Debt Consolidation

Government Help with Debt Consolidation

Posted on: March 24, 2010
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For people who need to get a better handle on debt payments, debt consolidation is a popular solution. Debt consolidation can lower the amount of monthly payments and/or the amount that will ultimately be paid, as well as provide a way to better ensure that payments are made on time.

The US government offers a debt consolidation program for federally guaranteed student loans once a student has graduated. This provides borrowers with an opportunity to bring all of their outstanding federal education loans together under a repayment plan designed to provide flexibility and lower payments to a single creditor, the U.S. Department of Education.

The government's consolidation program offers loans with fixed interest rates available with different terms over periods of 10, 15, 20 and 30 years. Interest on the consolidation loan is determined through a formula using the weighted average of the interest rates on the outstanding loans that a borrower wants to consolidate. Some plans include an income-contingent component and there are incentives for electronic debt payments.

Under a standard repayment plan, borrowers pay a fixed amount over the life of the loan until it is paid off, whereas a graduated repayment plan begins with lower payments that rise over time. The graduated loan gives the borrower time to find a job, get established and repay the loan at increasing levels, presumably as salary increases. The loan term depends on how much federal student loan debt the borrower is consolidating. Someone with $6,000 in debt would repay over 10 years, while someone with $60,000 in debt would repay over 30 years.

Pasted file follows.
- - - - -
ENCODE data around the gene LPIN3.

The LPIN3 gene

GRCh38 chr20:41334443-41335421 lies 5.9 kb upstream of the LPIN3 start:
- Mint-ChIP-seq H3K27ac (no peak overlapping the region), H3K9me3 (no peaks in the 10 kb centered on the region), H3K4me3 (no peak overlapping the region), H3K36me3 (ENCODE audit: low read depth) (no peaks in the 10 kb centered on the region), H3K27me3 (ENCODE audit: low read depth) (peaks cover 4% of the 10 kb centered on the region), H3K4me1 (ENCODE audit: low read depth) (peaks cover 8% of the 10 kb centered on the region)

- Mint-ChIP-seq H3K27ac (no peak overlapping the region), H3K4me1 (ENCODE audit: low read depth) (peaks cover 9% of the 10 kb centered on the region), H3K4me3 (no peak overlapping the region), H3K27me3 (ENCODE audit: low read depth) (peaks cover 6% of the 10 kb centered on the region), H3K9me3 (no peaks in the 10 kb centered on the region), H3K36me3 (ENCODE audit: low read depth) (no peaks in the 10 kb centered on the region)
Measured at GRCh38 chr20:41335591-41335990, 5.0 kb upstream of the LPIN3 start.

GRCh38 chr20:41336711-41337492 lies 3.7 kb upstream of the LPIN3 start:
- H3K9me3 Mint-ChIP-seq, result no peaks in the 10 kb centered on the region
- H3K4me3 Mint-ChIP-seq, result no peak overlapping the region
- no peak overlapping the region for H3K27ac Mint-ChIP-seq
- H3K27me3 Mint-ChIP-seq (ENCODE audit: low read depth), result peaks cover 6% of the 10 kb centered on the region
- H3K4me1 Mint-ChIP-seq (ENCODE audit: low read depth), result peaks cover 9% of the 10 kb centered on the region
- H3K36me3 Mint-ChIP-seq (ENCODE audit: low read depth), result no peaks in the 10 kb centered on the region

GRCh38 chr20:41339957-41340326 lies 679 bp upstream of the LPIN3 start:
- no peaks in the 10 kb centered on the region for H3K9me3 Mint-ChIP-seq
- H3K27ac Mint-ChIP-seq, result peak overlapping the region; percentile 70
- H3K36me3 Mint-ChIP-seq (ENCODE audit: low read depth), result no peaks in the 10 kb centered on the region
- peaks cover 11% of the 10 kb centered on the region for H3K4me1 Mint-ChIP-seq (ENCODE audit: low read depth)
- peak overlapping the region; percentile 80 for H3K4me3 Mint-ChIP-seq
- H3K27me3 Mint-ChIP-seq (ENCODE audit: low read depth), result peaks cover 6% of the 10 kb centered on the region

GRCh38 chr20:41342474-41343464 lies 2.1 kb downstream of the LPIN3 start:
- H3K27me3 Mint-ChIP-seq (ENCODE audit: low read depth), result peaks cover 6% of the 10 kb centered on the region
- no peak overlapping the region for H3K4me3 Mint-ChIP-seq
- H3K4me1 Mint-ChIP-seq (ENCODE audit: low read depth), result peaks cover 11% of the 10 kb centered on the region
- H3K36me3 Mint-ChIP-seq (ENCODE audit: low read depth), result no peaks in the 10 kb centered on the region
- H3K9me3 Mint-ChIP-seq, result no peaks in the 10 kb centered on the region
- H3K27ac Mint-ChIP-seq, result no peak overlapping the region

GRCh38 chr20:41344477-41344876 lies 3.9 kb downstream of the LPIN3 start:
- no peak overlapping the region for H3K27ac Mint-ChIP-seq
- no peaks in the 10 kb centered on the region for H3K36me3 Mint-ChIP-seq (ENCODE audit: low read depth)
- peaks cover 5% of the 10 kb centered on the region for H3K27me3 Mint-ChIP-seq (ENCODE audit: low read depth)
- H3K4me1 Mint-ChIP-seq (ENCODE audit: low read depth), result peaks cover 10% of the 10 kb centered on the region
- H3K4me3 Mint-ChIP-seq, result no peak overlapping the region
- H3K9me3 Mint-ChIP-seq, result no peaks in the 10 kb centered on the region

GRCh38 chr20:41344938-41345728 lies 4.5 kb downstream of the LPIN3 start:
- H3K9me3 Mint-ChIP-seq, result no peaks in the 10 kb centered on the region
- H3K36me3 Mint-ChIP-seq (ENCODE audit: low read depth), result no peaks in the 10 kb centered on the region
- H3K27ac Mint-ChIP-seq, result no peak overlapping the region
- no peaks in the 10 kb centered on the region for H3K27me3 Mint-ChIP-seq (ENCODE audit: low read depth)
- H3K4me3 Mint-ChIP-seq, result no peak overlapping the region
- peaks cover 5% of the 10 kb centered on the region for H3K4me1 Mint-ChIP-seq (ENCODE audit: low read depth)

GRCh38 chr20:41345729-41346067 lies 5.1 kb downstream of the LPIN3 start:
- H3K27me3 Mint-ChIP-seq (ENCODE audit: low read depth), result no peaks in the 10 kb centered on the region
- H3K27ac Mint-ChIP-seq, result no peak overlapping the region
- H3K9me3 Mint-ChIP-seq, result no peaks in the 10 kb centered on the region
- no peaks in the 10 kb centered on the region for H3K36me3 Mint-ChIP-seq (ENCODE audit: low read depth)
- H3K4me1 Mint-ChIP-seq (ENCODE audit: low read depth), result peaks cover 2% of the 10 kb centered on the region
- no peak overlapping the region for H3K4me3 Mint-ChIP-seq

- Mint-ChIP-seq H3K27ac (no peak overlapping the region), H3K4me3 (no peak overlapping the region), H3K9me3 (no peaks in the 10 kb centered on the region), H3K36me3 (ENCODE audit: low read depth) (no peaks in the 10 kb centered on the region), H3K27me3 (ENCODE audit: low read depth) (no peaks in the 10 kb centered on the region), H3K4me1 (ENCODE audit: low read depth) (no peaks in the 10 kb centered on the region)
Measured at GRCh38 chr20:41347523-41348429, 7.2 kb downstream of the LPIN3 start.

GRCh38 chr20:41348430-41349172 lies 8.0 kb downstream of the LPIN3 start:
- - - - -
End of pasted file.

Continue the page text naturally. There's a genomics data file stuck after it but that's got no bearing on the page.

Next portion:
Borrowers can elect to extend the repayment period of the standard or graduated plan to further lower monthly payments. However, the longer it takes to repay the loan, the more it will ultimately cost the borrower due to the increased number of interest payments.

Under an income-contingent student loan consolidation plan, the amount of monthly payments is determined by the borrower's annual income, as well as other factors such as their loan balance and size of their family. Repayments can be for periods of up to 25 years.

Borrowers who are close to paying off their loans may not benefit enough from consolidating their federal student loan debt as opposed to more recent graduates who have higher balances and, possibly, multiple creditors and several loans with variable interest rates.

Federal student loans eligible for the government debt consolidation program include the various types of Stafford, Direct and PLUS loans in addition to many more.

If you do not have federal student loans but did get education loans from private institutions, there are debt consolidation programs offered through other sources, such as banks and credit unions. The reasons to look into such programs are that they offer the same potential benefits to cash-strapped recent graduates; more affordable monthly payments, a single lender and lower interest rates.